For local organizations working on our planetary health, the effects of climate change, and our local environment, check out the four nonprofits below.  

Adopt One Block

Portlander Frank Moscow was aggravated with how much litter he found on the side of the roads while on his daily walks near downtown. So he started picking up trash in his own neighborhood, one block at a time. Then he imagined a whole army of people doing the same thing. Soon, he started Adopt One Block as a way to encourage others to choose one square block to take care of and to provide them with the tools needed to do so.

“Adopt One Block reimagines the way we make our city cleaner and happier,” Moscow says. “We enable anyone to care for the block they love the most, when and how they want, with cleanup supplies that we deliver to them for free.”

The group wants to make cleaning up your neighborhood as easy as possible. First off, it eschews the traditional “meet-up” volunteering model, so there are no competing calendars to coordinate. Transportation is easy when the worksite is just outside your door. And if you need tools, once you’ve signed up at adoptoneblock.org, you can order a free grabber, gloves, and buckets.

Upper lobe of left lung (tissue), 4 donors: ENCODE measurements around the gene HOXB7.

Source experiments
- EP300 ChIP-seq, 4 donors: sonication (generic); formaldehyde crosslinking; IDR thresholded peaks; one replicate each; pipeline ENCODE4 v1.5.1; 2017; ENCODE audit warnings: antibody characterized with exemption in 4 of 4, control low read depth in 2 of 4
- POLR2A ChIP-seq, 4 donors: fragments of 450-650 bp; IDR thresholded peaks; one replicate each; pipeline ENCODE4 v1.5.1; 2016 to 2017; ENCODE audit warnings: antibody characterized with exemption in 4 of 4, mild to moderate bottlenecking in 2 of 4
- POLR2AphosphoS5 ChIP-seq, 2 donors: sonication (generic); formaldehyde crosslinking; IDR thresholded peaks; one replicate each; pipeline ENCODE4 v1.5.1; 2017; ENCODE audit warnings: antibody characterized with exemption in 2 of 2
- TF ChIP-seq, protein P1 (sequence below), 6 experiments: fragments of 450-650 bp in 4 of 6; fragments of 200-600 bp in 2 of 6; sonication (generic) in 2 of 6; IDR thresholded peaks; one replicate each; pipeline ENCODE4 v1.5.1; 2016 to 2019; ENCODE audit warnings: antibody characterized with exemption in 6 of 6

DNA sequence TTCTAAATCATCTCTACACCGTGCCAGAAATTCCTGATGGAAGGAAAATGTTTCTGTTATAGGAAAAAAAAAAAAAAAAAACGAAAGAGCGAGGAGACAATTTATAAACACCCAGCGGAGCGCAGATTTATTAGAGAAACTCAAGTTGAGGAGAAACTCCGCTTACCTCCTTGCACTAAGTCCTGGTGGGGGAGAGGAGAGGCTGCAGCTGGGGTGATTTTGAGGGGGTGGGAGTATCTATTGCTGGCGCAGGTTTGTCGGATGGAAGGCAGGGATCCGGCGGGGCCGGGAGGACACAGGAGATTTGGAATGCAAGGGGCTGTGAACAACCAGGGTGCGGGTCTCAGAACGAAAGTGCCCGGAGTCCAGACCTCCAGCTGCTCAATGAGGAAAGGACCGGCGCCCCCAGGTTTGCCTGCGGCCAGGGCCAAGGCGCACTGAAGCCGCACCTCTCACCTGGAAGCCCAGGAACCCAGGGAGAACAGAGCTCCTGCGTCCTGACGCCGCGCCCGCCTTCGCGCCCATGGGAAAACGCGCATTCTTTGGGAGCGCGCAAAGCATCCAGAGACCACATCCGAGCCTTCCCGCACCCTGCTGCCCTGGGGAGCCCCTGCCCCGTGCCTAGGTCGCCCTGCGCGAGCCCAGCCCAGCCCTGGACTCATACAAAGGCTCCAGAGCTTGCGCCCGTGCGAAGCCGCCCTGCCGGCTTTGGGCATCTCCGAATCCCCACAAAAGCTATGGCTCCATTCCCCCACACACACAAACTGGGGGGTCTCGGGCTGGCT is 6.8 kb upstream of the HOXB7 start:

“I think the whole city is going to benefit by more engaged and involved community members, each of whom are doing their share to make Portland a better place,” says Moscow.

In just over a year, Adopt One Block has grown to include 4,800 block ambassadors and volunteers who’ve promised to keep more than 5,600 square blocks of Oregon and Washington clean. —Cami Hughes


Wild Salmon Center

Salmon are so much more than just a good meal—as one of the best indicators of a healthy ecosystem, their survival is essential to the health of our forests, food supply, clean water, and coastal communities. Wild Salmon Center, an international nonprofit based in Portland, is working across the US and as far afield as Russia to protect this keystone species, an effort that’s spanned 71 rivers and more than 3 million acres. Their goal? Focus on rivers that have strong salmon populations or strongholds, and keep them that way.

Founded in 1992 by fly fishers Pete Soverel and Tom Pero, Wild Salmon Center at first was focused on research expeditions, charting not just salmon but the many species that rely on the fish for survival (137, to be exact, including orcas, bears, and seals). They found that rivers whose salmon population had been severely damaged were drastically unhealthier that those with strong salmon populations. After these first years of exploration, the group hired its first executive director, Guido Rahr, and proposed creating a network of protected rivers around the Pacific rim.

“It’s much easier to get ahead of the threats and damage that can happen to salmon rivers ... and try and get some protections in place and build on the local support for salmon,” says communications director Oakley Brooks. In addition to establishing protected status and conservation plans for rivers, the center supports other local animal or environmental protection organizations with funding, policy, and research support that can help build those groups’ capacity to make their own difference. —CH


Cascade Volunteers